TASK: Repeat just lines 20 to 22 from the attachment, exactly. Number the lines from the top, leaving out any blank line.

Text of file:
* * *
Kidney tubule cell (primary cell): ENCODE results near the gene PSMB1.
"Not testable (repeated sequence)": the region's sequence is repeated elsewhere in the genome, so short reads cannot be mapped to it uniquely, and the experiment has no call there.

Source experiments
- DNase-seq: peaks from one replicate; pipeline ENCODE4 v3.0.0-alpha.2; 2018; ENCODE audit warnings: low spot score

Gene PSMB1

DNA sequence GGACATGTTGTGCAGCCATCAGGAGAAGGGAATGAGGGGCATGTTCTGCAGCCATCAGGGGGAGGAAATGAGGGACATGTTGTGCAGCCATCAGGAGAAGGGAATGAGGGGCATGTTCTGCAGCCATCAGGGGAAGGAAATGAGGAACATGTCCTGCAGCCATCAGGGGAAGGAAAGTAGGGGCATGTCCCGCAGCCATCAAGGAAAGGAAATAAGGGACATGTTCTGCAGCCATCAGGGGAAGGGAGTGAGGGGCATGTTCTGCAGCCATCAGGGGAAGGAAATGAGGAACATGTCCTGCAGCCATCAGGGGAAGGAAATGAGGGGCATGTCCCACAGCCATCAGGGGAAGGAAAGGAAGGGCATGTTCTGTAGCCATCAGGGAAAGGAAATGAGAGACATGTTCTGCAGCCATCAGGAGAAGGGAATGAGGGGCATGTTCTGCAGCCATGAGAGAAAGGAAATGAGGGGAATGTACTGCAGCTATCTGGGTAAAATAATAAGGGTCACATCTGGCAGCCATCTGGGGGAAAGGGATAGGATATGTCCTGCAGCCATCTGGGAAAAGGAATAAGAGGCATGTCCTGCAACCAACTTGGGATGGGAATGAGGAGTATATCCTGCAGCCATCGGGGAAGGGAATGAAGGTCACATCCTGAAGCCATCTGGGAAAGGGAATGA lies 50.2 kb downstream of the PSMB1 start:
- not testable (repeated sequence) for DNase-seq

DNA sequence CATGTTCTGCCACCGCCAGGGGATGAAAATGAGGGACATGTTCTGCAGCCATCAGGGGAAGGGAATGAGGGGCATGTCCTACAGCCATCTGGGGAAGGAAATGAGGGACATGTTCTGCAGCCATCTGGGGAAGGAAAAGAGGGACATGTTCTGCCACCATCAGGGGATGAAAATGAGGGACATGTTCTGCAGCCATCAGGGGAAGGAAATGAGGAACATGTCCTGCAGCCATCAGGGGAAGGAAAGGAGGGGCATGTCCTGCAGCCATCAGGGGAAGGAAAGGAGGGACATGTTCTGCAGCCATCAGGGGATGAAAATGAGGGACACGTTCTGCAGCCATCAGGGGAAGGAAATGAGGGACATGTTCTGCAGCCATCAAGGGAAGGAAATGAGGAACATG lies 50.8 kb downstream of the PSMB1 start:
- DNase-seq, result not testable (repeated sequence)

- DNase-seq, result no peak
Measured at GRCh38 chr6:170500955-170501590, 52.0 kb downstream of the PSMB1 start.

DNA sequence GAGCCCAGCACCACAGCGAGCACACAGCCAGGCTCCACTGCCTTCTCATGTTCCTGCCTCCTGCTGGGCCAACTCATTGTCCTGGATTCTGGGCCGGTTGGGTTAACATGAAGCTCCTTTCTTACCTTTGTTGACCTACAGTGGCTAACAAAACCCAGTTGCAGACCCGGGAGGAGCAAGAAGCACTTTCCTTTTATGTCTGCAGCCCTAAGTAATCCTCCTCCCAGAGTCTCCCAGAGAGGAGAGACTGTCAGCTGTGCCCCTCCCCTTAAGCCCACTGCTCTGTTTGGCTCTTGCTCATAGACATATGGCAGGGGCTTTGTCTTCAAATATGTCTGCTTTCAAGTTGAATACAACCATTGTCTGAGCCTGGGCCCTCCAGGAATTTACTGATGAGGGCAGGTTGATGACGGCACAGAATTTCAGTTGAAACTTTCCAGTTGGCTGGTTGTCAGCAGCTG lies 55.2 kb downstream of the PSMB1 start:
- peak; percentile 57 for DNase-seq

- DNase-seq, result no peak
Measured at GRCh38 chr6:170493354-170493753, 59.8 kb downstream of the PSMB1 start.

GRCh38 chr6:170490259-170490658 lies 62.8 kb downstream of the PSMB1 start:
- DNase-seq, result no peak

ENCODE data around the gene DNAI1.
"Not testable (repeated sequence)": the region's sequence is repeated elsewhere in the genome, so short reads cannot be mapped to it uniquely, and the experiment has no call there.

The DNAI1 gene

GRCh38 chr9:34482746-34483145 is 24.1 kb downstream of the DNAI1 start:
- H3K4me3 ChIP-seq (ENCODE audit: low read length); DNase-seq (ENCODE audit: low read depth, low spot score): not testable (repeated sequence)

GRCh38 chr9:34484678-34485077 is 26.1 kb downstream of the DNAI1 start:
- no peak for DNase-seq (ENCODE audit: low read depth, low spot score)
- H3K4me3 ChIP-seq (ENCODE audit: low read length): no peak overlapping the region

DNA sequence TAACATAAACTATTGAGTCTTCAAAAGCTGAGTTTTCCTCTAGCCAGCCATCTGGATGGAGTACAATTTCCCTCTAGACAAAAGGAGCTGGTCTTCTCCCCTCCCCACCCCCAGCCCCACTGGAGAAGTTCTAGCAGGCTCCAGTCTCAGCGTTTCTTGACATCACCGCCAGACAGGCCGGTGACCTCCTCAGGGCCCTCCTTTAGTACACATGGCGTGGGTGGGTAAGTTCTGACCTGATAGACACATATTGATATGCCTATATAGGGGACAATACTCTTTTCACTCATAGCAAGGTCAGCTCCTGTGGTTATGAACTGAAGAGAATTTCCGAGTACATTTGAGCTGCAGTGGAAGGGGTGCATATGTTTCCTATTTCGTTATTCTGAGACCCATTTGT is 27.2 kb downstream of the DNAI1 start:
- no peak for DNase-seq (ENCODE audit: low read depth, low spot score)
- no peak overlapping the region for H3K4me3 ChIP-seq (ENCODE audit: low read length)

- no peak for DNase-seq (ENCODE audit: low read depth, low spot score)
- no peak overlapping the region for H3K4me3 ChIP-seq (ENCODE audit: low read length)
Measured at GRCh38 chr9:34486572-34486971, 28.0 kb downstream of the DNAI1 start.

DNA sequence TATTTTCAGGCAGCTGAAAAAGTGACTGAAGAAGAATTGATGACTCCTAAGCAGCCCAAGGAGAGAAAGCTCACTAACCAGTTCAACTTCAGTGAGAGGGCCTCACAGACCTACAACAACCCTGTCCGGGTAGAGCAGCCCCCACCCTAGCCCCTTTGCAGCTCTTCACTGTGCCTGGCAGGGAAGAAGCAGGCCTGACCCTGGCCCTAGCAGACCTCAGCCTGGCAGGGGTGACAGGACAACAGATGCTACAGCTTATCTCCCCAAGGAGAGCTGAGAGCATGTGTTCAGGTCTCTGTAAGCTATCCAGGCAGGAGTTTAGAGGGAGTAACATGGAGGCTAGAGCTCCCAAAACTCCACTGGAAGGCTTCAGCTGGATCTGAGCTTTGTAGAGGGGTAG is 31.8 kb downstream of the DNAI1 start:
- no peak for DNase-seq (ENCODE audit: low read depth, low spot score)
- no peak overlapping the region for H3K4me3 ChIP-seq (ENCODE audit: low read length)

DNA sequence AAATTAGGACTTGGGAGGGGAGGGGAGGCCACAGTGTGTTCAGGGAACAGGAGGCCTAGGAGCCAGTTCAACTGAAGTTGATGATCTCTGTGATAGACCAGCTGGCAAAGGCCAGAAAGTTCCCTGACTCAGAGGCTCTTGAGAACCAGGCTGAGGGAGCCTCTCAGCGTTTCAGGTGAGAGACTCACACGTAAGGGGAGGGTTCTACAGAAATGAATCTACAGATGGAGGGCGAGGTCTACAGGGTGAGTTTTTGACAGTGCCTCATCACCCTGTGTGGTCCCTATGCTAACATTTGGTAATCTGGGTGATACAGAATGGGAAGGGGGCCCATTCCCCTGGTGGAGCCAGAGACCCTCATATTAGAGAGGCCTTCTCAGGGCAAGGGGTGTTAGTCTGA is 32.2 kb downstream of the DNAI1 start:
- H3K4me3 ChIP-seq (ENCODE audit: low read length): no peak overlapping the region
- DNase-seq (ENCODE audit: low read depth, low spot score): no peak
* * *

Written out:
The DNAI1 gene

GRCh38 chr9:34482746-34483145 is 24.1 kb downstream of the DNAI1 start:
- H3K4me3 ChIP-seq (ENCODE audit: low read length); DNase-seq (ENCODE audit: low read depth, low spot score): not testable (repeated sequence)